Demonetisation to bring in more transparency to Delhi’s farmhouse market
The clampdown on black money in real estate and implementation of RERA is expected to encourage institutional funds to enter the land market going forwardreal estate Updated: Nov 19, 2016 19:39 IST
Will the ban on Rs 500 and Rs 1000 notes impact the lucrative farmhouse market in Delhi NCR?
It is no secret that the cash component in transactions for such properties range from anything between 25% and 60% with the largest investor segment comprising high net worth individuals. They are now likely to shy away from agricultural land deals and this might help soften market prices in the long term.
Funding for developers is not permissible under RBI rules. Developers are not allowed to borrow money from the banking system for land acquisition under RBI guidelines. Financing, however, is permissible through NBFCs (non banking financial companies) and real estate funds. Transparency in the market will be welcome and would mean greater control over cash flows. This would be a positive signal for institutional investors to come in, giving banks more confidence to lend for land.
Going forward, private equity funds and NBFCs could be encouraged to invest in this market due to the clampdown on black money and because of the low density residential plot policy (LDRP) of the Delhi government. This policy allows development of one-acre plots into three large high-end farmhouse residential units sold at ‘reasonably’ affordable prices of Rs 3 crore to Rs 8 crore.
As of now, the Delhi government and the municipal corporation of Delhi have yet to formalise and operationalise the process of building approvals. About 70 villages come under LDRP and 95 villages under the land pooling policy (LPP). Villages under LDRP include 23 in south Delhi and 47 in southwest and northwest Delhi. The Capital’s Zone J/green belt comprises 7,000 hectares and the remaining 47 villages are spread across 15,000 hectares. Altogether, this comes to around 22,000 hectares. In the short term, institutional funding opportunity for this asset class is worth Rs 2,000 crore, say experts.
The move to cleanse the system of black money can also encourage top-end developers of international brands to enter this segment. Currently, the minimum acreage required for an approved farmhouse is 2.5 acres for one approved dwelling unit. Under the new policy, the minimum land required will be 1 acre with three dwelling units. Hence, approved farmhouses would be available for anything between Rs 5 crore to Rs 10 crore as against the current value of Rs 10 crore to Rs 30 crore. Units too will be smaller (around 15,000 sq ft). “Going forward, it will be easy to get farmhouse dwelling units at the price of high-end apartments and we are hoping that they will eventually get funded by banks or other financial institutions. High net worth individuals, especially CEOs of companies, may be encouraged to invest in this segment going forward,” says Ramesh Menon of Certes Realty.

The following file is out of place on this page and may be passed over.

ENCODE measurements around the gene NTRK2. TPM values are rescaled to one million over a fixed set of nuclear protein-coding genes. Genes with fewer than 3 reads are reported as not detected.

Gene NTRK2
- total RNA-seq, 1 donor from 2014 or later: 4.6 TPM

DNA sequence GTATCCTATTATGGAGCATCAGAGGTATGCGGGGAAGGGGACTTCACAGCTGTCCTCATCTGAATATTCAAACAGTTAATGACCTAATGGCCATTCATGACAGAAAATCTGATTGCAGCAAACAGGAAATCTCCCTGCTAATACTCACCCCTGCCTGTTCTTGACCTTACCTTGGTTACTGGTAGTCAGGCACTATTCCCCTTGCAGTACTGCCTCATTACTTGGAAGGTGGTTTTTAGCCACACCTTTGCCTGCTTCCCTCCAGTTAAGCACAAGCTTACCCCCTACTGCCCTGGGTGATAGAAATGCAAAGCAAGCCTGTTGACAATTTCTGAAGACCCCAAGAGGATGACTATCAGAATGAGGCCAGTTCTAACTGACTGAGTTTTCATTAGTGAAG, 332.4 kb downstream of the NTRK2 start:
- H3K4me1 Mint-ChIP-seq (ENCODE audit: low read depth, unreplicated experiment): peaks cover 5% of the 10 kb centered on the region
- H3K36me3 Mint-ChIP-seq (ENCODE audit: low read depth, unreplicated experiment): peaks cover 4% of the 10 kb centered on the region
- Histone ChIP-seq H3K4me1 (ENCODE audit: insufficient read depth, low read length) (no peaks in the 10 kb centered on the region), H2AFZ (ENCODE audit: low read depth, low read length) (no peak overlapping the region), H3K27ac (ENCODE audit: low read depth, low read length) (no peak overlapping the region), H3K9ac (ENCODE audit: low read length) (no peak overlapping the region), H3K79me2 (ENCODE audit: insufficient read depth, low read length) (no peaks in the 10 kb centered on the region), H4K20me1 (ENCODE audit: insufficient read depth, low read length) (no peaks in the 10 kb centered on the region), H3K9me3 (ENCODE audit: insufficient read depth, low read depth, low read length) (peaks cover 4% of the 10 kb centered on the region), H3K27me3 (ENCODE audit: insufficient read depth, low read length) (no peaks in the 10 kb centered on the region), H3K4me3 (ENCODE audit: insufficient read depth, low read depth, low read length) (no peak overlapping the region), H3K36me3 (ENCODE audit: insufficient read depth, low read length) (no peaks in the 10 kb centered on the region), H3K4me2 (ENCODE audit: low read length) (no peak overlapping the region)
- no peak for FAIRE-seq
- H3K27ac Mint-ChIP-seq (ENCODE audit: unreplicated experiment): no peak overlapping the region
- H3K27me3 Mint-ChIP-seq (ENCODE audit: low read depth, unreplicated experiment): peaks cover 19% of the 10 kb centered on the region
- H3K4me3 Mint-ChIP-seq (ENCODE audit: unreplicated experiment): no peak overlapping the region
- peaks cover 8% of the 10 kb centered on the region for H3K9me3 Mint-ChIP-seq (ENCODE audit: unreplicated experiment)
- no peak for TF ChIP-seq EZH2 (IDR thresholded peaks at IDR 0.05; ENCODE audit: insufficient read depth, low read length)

Experts say that transactions may dry up immediately and prices may soften but policy triggers in the long run will help build the market and bring back investor confidence.
Banks had since 2006 been debarred from lending money to developers to purchase land. Funding for agricultural land was also not permissible under RBI guidelines. Until now transactions are taking place as joint ventures, joint development or facilitating corporate divestments. But the demonetisation drive is expected to encourage institutional funding in this segment.
Money that NBFC has for land acquisition could be used for transactions earlier funded by HNIs who are now disappearing from the market. Also, with RERA regulations getting implemented, there will be increased transparency in the market, which will encourage institutional capital to chase these markets, say experts.
Ramesh Nair, COO – business and international director, JLL India, has a contrarian view. Going forward, there will be less aggregation in land because of the confusion in the sector and that could have an impact on the supply. “Reduction in supply will actually force prices to go up. Landlords who bought land at historical prices may actually want to hold on,” he says.
Though land is out of the ambit of institutional lending as of now, demonetisation may encourage institutional investors to come in, says Samantak Das, chief economist and national director – research, Knight Frank (India) Pvt Ltd. “Confusion may prevail for the next three to six months but going forward transactions will be more transparent and that’s when banks may consider reviewing this asset class.”
A leading investment banker says that they are watching the situation and the space with an intent to participate in the opportunity in the future.